Biomedical Inventions

Biomedical Inventions

Many of the biomedical inventions were created by biomedical engineers. One example was the insulin. Leslie Geddes, a professor emeritus at Purdue University, is an electrical engineer and inventor who has taught over two thousand biomedical engineers. He received the 2006 National Medal of Technology from President Bush for his contributions to the field. He also invented the miniature defibrillator. In addition, he contributed to the development of burn treatments and insulin. Some of his other co-discoverers include John Macleod of Case Western Reserve University and Robert M. Nerem of the Georgia Institute of Technology.

Bio-artificial liver

Bio-artificial liver tissues are synthetic organs that can replace missing liver tissue in the absence of a donor liver. The technology involves using an autogenic source of cells for transplantation and a biocompatible scaffold for implantation. The biocompatible scaffold is commonly made of collagen-based hydrogels. However, collagen-based scaffolds are susceptible to contraction, which can cause abscesses, which can be fatal. A novel collagen-based scaffold is being developed to minimize this contraction.

The process begins by drawing blood from the patient. The blood is then separated into plasma and blood cells, which are then introduced into a bioreactor. The slices are then arranged between two stainless-steel meshes, preferably parallel, in the bioreactor. The meshes are then pressed to ensure they are flat and have an open surface.


Hemodynamic instability can be the result of a variety of health problems. It can be sudden and unexpected, but symptoms like shortness of breath, weight changes, and fatigue may signal that something is wrong. With better hemodynamic monitoring, it is possible to detect such problems before they become serious, which would improve treatment.

One method of studying hemodynamics is through the use of a hemodynamic simulator. This simulator includes a chamber that simulates the hemodynamic environment of a mammalian heart. The device can be used to study the pulsatile flow of blood and the effects of blood pressure on cardiac function.

RNA vaccinology

Researchers are now looking into RNA vaccinology, or RNA vaccines, to prevent the spread of cancer. This biomedical invention is a promising development in the fight against cancer. The mRNA vaccine theory works by telling a cell to make a protein used by a virus. This triggers an immune response that strengthens the body’s ability to fight the virus itself. Early studies in labs and on animals demonstrated that this method could be successful in fending off cancer.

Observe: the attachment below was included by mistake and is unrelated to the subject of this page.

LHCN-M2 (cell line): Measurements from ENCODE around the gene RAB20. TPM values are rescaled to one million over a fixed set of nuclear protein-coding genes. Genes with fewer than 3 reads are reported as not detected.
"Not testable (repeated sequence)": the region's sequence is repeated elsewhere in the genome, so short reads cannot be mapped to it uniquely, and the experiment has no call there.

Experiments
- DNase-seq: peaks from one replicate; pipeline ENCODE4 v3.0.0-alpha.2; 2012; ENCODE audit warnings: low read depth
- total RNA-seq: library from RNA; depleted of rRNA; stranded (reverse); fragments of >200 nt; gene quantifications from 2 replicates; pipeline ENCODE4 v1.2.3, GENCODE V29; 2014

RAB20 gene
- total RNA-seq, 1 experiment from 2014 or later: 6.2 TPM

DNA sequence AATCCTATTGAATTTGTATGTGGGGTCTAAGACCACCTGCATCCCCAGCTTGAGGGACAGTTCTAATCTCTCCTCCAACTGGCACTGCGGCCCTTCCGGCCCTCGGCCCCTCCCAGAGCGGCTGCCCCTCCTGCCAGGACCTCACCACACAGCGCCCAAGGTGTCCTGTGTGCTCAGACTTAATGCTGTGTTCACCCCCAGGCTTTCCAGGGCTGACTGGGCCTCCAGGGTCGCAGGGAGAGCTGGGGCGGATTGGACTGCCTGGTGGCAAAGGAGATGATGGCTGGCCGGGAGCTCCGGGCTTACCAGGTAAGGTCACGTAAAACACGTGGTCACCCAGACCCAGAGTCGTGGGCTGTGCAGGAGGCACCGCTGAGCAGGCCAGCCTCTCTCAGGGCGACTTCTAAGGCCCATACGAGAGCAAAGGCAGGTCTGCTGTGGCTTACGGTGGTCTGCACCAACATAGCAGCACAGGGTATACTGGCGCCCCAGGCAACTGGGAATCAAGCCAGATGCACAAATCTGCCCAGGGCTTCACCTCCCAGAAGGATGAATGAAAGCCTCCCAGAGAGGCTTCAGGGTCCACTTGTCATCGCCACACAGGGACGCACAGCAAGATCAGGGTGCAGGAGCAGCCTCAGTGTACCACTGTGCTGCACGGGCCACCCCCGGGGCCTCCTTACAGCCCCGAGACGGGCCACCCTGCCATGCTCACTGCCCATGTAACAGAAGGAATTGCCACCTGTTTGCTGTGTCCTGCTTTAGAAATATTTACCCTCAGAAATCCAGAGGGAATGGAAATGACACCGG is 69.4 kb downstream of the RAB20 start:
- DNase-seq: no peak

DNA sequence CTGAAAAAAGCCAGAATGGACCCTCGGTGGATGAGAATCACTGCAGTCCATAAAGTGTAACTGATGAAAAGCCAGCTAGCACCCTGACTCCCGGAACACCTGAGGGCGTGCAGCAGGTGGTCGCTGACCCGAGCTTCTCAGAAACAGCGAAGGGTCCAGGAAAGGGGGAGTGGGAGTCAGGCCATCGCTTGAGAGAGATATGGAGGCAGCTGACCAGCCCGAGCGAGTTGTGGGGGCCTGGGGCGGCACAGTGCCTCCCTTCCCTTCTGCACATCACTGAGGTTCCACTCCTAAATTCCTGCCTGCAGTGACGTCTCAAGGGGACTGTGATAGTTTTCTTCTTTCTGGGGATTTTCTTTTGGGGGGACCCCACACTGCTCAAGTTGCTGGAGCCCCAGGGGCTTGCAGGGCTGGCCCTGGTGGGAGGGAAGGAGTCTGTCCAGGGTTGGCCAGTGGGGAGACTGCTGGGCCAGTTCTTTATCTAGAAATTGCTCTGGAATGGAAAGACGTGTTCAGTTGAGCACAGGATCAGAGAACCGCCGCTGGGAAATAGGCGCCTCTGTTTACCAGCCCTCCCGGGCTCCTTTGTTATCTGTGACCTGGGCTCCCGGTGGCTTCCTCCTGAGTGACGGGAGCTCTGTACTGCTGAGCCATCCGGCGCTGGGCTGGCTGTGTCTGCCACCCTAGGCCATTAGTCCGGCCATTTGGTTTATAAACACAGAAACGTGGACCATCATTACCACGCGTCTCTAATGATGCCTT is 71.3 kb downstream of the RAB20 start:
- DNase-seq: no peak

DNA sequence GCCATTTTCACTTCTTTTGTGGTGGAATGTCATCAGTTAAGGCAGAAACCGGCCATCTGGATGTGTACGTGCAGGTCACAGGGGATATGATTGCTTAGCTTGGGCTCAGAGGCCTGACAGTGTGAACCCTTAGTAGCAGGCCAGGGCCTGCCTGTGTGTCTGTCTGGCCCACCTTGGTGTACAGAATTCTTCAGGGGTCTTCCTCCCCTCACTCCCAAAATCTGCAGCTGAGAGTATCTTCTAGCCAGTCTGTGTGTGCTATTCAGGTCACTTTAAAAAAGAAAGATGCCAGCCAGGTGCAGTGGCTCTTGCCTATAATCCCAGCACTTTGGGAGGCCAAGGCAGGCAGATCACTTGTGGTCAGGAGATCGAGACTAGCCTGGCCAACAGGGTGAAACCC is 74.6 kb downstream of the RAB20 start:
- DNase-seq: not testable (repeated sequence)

While RNA vaccines are a relatively new field, there are many advantages to this technology. They are flexible and fast to produce, and they can be developed for a

wide range of illnesses. Although no RNA vaccine has yet received FDA approval, some scientists believe that this technology could prove to be a breakthrough.

Smart medical devices

Smart medical devices can help monitor the vitals of patients with chronic conditions. These devices can also help monitor a patient’s motor functions. The goal is to reduce the need for hospital visits and increase patient independence. Smart medical devices can also help doctors diagnose and treat patients. A smart medical device can even send alerts to doctors when a patient doesn’t take his or her medication. But these innovations are not without their drawbacks.

One of the biggest concerns with IoT medical devices is security. Some IoT devices can be gateways to steal sensitive patient data, posing a serious security risk. These devices must be highly secure to avoid data leakage.


Spectacles are an important example of biomedical inventions that have transformed the human body and society. They have been around for centuries, but only in the recent past have they been used by people in the same way as eyeglasses. During the Renaissance, the use of spectacles became widespread and helped enlarge the scope of literature and the arts. They also made it easier for older people to read small print.

The human eye is made up of a network of layers called the retina, which processes light and transfers it to the brain. The brain then uses this information to produce images. The retina is composed of cones and rods, which are critical to vision. In older people, the retina becomes degenerated, causing permanent vision loss known as age-related macular degeneration. This is one of the leading causes of blindness worldwide, and is a major cause of vision loss in third-world countries.